With the #MeToo movement taking the world by storm and shaking up Hollywood, corporate, and university cultures, the challenge for organizations is how to make sexual harassment in the workplace a thing of the past. But how, exactly? But some states, like New York, are leading the charge by passing a number of new anti-harassment initiatives.
Are You Ready?
By October 9, 2018, employers in New York will be required to deliver annual sexual harassment training to all employees, contractors, consultants, and suppliers. With the deadline fast approaching, companies in the Big Apple are scrambling to comply. While anti-harassment training isn’t a new thing, what’s different is that New York is the first state to make sexual harassment training mandatory for all employees, regardless of tenure, seniority, and company size. Prior to this mandate, small firms flew under the radar of mandated anti-harassment training.
How painful will mandates like this be for organizations large and small across the country? The good news is that training requirements are similar from state to state. As in New York, state legislation calls for interactive learning but leaves the training design to the discretion of the company rolling out the program.
The sky’s the limit with the design, as long as the content includes the following topics:
• Definition of sexual harassment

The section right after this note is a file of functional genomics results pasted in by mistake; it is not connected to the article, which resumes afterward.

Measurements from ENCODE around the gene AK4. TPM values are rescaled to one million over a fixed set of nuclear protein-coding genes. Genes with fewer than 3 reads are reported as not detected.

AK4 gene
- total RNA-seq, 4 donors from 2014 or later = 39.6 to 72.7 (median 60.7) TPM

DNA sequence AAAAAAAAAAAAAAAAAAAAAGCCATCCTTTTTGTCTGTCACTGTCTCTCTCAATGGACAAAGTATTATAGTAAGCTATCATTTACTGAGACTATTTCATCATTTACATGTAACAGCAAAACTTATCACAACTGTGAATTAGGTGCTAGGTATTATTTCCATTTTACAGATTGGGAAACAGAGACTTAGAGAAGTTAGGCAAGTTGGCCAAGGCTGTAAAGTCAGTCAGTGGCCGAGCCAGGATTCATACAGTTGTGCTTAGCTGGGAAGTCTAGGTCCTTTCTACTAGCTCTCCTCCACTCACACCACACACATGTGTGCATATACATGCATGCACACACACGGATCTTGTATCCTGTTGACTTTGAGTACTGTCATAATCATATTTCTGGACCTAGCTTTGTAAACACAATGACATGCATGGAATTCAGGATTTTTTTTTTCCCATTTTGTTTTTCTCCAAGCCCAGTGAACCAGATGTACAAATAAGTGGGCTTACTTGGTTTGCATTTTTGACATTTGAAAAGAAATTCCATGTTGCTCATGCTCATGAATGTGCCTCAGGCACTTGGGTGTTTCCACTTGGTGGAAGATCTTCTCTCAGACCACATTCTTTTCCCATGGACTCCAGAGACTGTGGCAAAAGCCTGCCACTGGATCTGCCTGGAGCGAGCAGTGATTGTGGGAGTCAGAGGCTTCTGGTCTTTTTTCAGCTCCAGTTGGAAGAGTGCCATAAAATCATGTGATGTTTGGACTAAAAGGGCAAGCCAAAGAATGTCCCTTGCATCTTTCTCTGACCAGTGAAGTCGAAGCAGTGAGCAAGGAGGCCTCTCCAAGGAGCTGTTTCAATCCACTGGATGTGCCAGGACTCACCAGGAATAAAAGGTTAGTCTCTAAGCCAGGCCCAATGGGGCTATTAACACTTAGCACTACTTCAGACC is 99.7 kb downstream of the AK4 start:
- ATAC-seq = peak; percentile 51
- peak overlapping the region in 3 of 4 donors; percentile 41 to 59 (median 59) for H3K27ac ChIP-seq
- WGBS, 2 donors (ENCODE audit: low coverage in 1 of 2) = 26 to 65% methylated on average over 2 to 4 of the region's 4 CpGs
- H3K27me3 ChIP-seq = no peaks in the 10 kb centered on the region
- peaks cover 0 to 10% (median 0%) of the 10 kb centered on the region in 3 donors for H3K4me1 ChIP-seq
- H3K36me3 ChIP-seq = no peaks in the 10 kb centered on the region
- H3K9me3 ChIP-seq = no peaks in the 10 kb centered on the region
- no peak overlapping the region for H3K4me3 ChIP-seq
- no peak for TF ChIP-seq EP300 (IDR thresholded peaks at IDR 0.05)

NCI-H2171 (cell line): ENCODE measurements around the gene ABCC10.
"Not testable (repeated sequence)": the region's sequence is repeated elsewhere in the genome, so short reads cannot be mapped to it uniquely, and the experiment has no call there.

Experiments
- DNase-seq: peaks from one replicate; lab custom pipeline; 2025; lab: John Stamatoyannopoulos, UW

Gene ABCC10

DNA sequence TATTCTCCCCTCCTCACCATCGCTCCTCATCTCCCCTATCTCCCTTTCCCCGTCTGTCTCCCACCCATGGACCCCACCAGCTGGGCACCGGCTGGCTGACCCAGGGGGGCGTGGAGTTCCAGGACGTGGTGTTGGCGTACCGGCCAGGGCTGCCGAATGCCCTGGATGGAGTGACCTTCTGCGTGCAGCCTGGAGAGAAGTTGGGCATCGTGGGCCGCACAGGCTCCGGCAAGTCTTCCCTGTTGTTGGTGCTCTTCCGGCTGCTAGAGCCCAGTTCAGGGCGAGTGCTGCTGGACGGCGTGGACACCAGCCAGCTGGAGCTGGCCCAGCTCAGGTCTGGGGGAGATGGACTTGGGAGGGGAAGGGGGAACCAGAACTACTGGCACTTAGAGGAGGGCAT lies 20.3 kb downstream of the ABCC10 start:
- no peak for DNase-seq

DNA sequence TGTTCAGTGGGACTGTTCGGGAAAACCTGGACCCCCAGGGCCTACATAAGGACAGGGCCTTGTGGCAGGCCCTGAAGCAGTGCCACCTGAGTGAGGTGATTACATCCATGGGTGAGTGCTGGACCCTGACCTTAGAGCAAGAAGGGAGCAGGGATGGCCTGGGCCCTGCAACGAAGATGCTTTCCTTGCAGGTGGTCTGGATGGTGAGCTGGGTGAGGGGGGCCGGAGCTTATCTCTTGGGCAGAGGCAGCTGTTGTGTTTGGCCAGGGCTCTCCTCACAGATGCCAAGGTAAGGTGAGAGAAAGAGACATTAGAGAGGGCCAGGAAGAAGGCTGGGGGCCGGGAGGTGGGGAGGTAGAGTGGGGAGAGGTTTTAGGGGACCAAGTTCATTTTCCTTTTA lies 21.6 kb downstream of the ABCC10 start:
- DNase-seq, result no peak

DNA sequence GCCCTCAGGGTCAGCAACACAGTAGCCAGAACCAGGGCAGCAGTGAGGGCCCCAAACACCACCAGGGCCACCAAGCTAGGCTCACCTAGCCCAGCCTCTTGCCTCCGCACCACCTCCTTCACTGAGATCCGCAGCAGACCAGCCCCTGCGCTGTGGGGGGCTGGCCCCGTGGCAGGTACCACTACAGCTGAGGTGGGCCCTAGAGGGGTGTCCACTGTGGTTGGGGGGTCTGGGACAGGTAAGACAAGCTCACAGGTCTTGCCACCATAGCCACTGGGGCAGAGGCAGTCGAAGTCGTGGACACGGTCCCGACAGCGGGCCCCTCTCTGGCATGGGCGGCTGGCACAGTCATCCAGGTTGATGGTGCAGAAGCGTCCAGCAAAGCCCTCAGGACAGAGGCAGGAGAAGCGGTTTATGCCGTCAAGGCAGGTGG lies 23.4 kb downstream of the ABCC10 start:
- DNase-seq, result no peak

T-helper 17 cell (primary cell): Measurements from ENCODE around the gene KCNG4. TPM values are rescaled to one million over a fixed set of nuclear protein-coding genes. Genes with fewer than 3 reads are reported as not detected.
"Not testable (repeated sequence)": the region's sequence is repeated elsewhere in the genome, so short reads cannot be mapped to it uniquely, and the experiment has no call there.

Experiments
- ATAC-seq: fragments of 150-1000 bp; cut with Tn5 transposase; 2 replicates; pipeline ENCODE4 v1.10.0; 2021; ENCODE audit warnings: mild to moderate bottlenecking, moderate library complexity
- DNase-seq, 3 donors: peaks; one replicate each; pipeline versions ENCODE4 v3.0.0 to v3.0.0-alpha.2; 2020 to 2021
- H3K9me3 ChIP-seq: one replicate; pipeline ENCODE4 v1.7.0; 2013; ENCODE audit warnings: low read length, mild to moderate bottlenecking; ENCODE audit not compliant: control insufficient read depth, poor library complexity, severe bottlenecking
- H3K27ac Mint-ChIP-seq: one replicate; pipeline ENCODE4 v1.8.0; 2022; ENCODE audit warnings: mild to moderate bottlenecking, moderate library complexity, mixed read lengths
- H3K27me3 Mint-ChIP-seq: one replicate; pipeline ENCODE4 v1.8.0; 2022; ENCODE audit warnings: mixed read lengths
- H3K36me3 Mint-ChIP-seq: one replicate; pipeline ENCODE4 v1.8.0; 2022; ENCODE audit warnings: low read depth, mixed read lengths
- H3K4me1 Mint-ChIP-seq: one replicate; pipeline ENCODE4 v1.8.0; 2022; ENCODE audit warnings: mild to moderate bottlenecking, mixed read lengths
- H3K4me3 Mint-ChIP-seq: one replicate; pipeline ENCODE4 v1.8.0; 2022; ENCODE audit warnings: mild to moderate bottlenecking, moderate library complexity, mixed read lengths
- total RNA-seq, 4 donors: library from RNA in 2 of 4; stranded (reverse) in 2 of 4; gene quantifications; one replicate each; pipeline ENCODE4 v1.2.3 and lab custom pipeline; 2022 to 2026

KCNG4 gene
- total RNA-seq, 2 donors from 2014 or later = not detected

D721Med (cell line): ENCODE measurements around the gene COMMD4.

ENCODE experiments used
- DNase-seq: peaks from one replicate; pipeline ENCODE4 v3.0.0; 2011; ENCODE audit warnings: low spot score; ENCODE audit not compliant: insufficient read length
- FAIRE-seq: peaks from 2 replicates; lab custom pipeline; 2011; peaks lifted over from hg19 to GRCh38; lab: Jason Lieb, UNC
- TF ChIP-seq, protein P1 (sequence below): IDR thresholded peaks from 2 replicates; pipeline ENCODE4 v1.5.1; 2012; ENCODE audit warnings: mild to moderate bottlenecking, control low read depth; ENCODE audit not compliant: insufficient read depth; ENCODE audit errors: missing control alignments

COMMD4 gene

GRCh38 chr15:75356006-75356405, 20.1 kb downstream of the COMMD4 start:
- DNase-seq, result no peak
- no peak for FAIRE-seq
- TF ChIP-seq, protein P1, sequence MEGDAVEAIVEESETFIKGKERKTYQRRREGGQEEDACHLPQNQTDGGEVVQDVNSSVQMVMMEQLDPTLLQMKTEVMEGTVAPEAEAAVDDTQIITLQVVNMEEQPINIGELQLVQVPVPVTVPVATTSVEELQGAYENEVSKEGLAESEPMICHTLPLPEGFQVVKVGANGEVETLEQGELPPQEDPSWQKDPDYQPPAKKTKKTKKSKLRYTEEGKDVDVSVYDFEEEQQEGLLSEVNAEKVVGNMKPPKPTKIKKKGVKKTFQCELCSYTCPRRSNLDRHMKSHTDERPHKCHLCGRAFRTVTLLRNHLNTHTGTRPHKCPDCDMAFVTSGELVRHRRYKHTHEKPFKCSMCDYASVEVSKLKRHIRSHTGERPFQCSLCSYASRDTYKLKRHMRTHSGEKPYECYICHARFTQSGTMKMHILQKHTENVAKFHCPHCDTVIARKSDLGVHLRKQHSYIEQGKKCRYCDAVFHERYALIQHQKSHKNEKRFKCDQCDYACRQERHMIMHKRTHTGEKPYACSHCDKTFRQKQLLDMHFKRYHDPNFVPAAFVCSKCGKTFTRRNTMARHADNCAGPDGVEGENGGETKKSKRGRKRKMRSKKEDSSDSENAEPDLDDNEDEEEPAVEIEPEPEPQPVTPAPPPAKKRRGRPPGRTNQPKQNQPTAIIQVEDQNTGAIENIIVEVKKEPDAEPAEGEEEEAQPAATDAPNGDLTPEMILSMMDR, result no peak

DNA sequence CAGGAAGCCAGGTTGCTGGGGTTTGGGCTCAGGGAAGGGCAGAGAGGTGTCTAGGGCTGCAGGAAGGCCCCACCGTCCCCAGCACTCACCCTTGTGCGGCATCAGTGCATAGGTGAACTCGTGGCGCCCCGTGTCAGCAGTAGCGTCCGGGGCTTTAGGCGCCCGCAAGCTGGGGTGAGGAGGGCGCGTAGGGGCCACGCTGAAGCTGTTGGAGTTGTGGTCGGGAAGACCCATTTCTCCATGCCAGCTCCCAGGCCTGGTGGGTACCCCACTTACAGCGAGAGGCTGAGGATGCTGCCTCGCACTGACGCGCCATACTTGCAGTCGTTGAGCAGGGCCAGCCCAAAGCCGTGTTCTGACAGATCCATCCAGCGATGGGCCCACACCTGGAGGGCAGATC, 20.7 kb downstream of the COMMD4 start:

• Federal and state statutory provisions
• Types of conduct that constitute harassment
• Employer’s obligation to investigate
• Remedies available to victims
• Retaliation and protected activities
Where the training across states differs is in training cadence, audience, and local statutes. So, for example, California requires training for firms with 50 or more employees every two years for supervisors only, whereas Maine requires training for firms with 15 or more employees, upon hiring, and for all employees. Connecticut’s requirements are similar to California’s except training must be conducted for all new hires.
If you’re looking for some helpful guidelines to get you started, here are five simple steps for rolling out a successful anti-harassment program.
#1 Two programs will do the trick
Firms in all 50 states can meet the training requirements by launching just two well-designed courses. This means there’s no need for a major overhaul of sexual harassment curriculum requiring ongoing updates in design and content.
• Two-hour Supervisor Program including content highlighting state-specific statutes for California and Connecticut
• One-hour Employee Program including content highlighting state-specific statutes for California, Connecticut, Maine, and New York
#2 Streamline state-specific content
Your courses should present US state-specific content in an easy-to-follow format, such as local laws on punitive measures for harassers and remediation available to victims of sexual harassment. Here are three ways to do this:
1. State-specific PDF facts sheets summarizing local statutes
2. Explore-type interactions enabling learners to review state information that pertains to them
3. A role-profiler that automatically presents information specific to the learner’s home state